May defeated in Lords on Brexit, signalling more challenges ahead

Britain's Prime Minister and leader of the Conservative Party Theresa May. (Justin Tallis, AFP)
Britain's Prime Minister and leader of the Conservative Party Theresa May. (Justin Tallis, AFP)

London - The UK’s upper house voted against a key part of prime minister Theresa May’s Brexit policy, inflicting a defeat on the government that could eventually push it toward keeping closer ties with the European Union (EU).

The defeat by a margin of more than 100 votes was on an amendment pressing May to seek a post- Brexit customs union with the EU.

Staying in a customs union is a key demand of business as it would facilitate trade. It would also ease negotiations in Brussels, which haven’t made much progress on what trade ties will look like after the split.

While the government doesn’t interpret the amendment as binding, the heavy defeat may signal more challenges ahead.

For starters, there is the scale of the defeat. It could embolden members of her Conservative Party in the elected House of Commons who want to soften Brexit. Once it has cleared the Lords, the bill returns to the lower chamber, where there’s also probably a majority for a customs union.

The prime minister “must now listen to the growing chorus of voices who are urging her to drop her red line on a customs union and rethink her approach,” the opposition Labour Party’s Brexit spokesperson, Keir Starmer, said in a statement after the vote.

The pound edged lower. While businesses overwhelmingly want the UK to stay in the customs union to avoid new barriers to trade, pound investors are wary of the increased uncertainty that rebellions against the government might bring.

Read more to understand the battle over the customs union

Pro-EU Tories are feeling bold. Lawmaker Anna Soubry, a former Conservative business minister who has put her name to amendments to other bills in the lower chamber pushing for a customs union, retweeted a Twitter post saying “Lords batter the govt.”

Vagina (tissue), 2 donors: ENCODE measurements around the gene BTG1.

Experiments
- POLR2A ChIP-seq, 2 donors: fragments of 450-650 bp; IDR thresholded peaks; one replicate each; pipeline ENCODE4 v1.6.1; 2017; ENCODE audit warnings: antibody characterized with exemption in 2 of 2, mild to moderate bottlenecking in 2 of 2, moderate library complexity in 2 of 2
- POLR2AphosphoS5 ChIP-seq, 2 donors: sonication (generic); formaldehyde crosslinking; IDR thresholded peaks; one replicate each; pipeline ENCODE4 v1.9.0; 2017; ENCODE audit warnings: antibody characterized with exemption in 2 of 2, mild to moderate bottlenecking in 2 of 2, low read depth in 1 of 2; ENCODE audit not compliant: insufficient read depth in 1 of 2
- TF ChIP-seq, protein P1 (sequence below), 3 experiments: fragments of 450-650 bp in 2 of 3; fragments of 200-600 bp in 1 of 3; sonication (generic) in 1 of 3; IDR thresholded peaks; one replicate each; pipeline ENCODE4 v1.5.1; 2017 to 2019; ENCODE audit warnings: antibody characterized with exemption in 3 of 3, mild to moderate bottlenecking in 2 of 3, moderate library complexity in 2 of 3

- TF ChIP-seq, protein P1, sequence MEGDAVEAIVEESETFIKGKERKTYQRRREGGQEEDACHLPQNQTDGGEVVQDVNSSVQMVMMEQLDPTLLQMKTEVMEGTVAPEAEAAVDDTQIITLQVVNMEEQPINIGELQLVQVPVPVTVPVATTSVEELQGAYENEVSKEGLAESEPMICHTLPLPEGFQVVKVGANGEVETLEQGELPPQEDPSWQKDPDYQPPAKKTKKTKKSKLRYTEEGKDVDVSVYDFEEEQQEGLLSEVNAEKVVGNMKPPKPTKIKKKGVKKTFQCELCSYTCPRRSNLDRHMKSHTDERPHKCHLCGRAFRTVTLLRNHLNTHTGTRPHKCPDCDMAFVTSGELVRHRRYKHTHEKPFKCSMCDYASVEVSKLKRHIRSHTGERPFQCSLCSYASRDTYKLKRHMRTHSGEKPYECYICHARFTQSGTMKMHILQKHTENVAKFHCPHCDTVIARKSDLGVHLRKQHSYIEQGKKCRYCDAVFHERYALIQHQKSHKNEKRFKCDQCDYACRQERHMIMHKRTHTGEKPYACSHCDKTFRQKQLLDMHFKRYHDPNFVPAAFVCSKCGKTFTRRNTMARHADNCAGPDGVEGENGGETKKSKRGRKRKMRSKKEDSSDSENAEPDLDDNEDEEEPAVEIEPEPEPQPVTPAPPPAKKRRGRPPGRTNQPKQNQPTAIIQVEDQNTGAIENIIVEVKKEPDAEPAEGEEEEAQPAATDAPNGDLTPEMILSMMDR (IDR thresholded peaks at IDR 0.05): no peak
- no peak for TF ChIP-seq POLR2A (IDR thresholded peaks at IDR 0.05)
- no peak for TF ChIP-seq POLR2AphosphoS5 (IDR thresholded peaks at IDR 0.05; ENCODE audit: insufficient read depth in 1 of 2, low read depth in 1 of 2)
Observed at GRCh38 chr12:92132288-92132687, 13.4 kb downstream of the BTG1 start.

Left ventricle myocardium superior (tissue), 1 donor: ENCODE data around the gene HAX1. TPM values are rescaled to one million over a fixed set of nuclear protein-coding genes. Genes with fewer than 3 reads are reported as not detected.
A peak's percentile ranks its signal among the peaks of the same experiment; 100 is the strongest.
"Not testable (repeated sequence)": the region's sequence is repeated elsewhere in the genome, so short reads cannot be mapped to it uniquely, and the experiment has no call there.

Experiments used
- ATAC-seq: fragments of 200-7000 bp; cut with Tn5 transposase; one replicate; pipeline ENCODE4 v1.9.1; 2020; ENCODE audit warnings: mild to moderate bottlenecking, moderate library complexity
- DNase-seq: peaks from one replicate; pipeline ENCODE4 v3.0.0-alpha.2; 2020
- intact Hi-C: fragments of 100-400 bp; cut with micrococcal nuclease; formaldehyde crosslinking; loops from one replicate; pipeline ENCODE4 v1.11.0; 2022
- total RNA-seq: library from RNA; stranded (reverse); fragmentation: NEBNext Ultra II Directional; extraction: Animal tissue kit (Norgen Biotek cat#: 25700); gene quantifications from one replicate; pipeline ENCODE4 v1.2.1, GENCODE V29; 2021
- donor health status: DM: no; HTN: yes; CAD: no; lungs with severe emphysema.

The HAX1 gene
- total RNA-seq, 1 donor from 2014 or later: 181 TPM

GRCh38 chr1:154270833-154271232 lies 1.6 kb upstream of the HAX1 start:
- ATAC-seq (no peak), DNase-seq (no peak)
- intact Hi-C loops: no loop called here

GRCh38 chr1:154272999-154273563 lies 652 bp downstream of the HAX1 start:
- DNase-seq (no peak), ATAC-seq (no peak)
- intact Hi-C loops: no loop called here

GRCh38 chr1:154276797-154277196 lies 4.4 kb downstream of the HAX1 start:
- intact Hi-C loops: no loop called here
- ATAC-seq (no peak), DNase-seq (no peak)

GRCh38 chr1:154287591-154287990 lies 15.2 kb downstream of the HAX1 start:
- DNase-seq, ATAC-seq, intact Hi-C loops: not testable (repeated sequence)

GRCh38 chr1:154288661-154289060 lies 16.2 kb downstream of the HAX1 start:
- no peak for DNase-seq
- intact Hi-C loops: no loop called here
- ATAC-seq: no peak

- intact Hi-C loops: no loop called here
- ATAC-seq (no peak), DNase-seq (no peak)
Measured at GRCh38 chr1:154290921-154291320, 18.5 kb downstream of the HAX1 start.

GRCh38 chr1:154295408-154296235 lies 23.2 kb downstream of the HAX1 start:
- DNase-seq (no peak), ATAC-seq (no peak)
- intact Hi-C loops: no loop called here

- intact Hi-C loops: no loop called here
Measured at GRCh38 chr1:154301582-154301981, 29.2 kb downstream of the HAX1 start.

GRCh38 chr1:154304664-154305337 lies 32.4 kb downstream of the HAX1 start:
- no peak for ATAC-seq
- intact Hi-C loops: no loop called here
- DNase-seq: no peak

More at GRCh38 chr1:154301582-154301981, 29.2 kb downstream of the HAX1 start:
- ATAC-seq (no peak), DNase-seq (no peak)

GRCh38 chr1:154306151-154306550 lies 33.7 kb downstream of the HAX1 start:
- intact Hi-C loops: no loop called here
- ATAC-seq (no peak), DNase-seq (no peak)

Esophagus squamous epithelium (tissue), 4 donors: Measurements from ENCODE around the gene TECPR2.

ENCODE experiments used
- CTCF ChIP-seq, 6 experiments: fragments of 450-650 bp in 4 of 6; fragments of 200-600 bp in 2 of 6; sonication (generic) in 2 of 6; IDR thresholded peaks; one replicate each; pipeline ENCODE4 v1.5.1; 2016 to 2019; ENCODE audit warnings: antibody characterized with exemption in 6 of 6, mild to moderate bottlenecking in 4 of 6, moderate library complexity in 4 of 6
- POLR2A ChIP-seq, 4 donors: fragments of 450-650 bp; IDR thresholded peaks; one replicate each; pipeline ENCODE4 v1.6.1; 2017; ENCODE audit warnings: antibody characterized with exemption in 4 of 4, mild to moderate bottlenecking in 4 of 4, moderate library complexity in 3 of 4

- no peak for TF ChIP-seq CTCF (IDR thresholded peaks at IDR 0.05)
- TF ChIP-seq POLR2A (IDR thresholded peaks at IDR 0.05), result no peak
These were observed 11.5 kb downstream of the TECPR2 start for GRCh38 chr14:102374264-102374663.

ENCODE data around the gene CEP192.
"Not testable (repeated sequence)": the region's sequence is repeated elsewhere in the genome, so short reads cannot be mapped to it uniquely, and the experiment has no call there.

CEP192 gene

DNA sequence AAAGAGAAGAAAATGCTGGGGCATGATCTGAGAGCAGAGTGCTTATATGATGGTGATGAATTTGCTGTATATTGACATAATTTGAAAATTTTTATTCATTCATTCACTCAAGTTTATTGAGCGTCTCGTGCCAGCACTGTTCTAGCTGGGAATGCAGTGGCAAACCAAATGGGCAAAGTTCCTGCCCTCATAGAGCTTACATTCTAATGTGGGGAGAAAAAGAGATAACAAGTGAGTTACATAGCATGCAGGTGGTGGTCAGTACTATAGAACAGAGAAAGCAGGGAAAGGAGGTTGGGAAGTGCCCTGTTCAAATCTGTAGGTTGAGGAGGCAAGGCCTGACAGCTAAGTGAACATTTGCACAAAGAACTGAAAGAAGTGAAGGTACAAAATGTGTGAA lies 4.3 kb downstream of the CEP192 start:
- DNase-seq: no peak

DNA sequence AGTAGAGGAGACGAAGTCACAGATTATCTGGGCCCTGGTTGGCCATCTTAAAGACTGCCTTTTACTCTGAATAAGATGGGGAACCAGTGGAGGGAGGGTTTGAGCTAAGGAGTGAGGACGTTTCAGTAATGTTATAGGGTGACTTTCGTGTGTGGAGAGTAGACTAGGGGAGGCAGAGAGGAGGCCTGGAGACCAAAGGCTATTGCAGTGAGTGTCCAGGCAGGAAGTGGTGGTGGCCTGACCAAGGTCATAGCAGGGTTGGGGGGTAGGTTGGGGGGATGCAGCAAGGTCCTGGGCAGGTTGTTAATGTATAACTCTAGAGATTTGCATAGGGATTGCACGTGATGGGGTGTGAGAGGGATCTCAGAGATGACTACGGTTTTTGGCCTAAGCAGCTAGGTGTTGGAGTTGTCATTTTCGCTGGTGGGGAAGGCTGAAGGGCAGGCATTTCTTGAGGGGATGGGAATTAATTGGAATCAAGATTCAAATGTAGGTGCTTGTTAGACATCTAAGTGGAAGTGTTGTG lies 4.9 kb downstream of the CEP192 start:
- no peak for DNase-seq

She earlier co-authored an article in London’s Evening Standard newspaper with former Tory chairperson Chris Patten, one of the sponsors of the Lords amendment, which described staying in a customs union as “the best way to support our trade both within Europe and beyond.”

“There are times in one’s political career when what is alleged to be party loyalty comes way behind trying to stand up for the national interest,” Patten said during the debate that preceded the vote. “In doing that I think I will be repeating what I would have been able to say with the full support of my party for most of the time I’ve been a member of it.”

May was later defeated on a second amendment that binds the government to bring in added protections for workers’ rights, environmental protections and consumer standards that stem from EU law currently in place.

May’s bind

May has rejected staying in the customs union as it would prevent Britain pursuing an independent trade policy, which for the most enthusiastic Brexit supporters in her party is a crucial benefit of leaving the bloc. If she reneges on that, she risks a leadership challenge.

“We have set out our two potential options for a future customs relationship with the EU,” Brexit Minister Martin Callanan told the upper chamber before the vote. The amendment “would send a signal that the government won’t seek to negotiate them and instead will pursue an outcome that the government has ruled out.”

After the vote, the Department for Exiting the European Union said it was “disappointed” by the result, but that the government doesn’t feel bound to change its policy.

Further defeats possible

The cross-party amendment passed by 348 votes to 225. As well as Patten, it was sponsored by Labour’s Brexit spokeswoman in the Lords, Dianne Hayter, Liberal Democrat Sarah Ludford, and John Kerr, an independent who helped draft the Article 50 clause that governs the Brexit process.

After Wednesday’s sittings, the bill has five more sessions in the Lords through May 8 before returning to the Commons. Labour sees a chance of beating May on eight issues, including the government’s desire to set Brexit day in stone on March 29, 2019.

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